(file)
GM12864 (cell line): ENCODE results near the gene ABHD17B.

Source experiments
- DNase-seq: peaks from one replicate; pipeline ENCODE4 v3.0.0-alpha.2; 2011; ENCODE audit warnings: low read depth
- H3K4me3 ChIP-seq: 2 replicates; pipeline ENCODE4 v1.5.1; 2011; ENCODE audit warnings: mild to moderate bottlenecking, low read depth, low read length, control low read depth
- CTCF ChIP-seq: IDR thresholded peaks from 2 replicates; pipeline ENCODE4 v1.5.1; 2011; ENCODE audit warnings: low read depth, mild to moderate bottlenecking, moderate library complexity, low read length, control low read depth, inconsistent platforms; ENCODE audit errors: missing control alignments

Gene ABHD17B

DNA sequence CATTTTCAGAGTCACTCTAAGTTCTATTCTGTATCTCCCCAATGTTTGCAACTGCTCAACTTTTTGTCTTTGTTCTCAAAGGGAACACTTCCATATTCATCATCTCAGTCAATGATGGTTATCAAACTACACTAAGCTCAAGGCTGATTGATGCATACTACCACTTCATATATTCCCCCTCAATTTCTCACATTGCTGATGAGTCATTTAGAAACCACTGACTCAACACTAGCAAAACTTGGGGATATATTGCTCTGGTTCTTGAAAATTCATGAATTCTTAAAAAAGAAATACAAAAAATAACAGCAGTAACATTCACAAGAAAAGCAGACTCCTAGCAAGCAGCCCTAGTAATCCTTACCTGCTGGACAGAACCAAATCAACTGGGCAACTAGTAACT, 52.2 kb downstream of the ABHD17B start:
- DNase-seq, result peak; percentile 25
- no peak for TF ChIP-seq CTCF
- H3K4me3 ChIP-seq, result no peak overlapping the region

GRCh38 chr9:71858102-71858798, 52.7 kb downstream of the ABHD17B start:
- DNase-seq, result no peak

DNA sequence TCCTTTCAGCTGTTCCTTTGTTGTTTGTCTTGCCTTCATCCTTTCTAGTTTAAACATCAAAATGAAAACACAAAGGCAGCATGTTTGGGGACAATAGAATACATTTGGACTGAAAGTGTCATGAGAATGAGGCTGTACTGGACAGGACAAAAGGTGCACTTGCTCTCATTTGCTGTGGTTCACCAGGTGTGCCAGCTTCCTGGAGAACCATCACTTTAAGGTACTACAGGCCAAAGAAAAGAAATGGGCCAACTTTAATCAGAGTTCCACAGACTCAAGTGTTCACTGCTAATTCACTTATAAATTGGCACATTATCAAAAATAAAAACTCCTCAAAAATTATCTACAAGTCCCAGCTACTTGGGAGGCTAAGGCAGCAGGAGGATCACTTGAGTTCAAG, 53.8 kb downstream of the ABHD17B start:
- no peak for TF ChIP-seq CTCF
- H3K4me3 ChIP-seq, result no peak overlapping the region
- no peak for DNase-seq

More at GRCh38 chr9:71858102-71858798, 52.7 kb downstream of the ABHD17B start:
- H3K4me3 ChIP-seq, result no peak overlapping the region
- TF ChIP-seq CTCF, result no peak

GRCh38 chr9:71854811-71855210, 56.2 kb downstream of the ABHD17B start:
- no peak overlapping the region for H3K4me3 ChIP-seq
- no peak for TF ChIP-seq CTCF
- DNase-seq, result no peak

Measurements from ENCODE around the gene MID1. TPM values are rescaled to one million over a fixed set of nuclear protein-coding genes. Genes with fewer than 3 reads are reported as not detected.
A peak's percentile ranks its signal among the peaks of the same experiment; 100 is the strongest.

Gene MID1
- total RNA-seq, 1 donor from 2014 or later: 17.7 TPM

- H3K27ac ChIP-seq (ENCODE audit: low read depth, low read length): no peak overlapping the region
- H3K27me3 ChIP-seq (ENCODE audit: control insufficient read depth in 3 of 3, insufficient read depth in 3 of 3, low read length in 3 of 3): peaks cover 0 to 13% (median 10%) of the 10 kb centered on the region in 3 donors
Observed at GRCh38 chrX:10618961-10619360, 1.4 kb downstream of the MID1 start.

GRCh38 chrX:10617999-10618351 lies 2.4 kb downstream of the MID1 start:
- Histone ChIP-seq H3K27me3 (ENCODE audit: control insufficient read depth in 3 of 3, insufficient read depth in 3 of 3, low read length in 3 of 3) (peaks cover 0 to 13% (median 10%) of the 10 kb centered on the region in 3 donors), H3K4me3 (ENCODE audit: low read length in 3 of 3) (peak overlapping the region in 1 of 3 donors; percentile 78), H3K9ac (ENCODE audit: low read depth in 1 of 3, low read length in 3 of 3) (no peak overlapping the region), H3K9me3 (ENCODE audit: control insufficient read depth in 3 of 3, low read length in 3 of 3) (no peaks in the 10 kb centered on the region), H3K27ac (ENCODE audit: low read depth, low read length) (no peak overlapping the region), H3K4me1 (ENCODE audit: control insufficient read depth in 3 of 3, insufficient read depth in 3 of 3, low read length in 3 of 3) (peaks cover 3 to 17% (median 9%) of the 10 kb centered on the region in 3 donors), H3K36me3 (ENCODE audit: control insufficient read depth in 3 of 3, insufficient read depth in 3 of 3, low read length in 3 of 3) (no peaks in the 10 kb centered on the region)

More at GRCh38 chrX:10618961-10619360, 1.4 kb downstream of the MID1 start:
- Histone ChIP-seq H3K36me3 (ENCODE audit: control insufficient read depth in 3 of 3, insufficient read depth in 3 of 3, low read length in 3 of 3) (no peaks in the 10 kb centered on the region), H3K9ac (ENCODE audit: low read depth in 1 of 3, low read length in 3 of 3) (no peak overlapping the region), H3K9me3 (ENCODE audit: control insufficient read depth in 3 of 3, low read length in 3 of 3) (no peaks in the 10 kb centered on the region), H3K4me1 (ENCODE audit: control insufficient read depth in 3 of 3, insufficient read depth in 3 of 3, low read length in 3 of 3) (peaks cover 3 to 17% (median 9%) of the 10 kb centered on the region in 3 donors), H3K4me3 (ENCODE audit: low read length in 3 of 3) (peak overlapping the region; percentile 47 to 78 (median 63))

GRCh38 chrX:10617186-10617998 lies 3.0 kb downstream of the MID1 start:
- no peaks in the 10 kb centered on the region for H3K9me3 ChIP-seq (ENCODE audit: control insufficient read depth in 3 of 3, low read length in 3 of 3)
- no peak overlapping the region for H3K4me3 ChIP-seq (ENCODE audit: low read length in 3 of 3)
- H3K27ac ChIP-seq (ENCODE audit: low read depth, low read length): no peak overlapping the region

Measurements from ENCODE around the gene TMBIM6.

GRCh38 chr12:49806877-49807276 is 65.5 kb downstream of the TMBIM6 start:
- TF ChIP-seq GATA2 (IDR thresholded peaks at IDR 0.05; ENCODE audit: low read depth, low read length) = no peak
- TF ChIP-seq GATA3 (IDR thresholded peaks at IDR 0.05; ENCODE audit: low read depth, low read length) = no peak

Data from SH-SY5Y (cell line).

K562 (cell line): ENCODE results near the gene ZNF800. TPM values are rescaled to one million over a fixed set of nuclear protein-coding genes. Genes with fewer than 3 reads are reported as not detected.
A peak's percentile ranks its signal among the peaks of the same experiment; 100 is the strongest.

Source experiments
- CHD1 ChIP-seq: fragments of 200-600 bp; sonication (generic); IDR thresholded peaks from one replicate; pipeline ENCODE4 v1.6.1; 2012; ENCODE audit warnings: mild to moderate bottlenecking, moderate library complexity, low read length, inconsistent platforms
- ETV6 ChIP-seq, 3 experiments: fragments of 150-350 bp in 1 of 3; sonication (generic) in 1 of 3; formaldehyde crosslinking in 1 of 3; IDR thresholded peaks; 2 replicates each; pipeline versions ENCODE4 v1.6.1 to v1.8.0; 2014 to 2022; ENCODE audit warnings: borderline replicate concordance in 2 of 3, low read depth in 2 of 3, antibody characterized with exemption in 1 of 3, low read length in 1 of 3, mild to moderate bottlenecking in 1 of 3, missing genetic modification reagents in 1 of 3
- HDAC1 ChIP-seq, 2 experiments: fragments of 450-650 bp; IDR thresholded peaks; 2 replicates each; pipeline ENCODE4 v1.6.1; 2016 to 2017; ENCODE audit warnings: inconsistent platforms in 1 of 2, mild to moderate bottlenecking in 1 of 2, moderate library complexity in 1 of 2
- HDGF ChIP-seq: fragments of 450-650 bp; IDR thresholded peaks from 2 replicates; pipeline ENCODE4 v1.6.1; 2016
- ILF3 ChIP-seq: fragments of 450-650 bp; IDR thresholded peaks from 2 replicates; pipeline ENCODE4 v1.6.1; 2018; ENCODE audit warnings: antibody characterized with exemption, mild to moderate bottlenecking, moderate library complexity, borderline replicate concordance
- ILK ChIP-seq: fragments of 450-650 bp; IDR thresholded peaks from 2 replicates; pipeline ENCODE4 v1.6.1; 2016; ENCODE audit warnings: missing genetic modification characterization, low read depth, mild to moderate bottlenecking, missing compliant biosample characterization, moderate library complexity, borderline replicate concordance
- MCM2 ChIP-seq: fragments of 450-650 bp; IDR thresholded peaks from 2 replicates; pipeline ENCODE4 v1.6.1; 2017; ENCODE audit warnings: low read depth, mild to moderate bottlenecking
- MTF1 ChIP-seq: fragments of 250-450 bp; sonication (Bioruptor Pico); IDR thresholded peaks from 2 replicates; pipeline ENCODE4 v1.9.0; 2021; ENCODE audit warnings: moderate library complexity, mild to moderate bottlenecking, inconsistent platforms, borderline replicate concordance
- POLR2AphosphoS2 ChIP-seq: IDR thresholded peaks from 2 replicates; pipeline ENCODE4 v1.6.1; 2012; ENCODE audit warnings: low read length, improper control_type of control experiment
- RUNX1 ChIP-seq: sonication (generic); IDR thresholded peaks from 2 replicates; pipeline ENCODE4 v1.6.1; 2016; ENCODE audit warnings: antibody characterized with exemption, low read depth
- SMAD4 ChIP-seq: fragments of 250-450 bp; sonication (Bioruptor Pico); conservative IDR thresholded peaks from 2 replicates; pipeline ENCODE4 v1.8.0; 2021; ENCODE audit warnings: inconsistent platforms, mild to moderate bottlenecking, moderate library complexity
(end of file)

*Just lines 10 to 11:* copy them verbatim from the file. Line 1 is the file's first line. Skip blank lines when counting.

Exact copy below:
- H3K4me3 ChIP-seq, result no peak overlapping the region

GRCh38 chr9:71858102-71858798, 52.7 kb downstream of the ABHD17B start: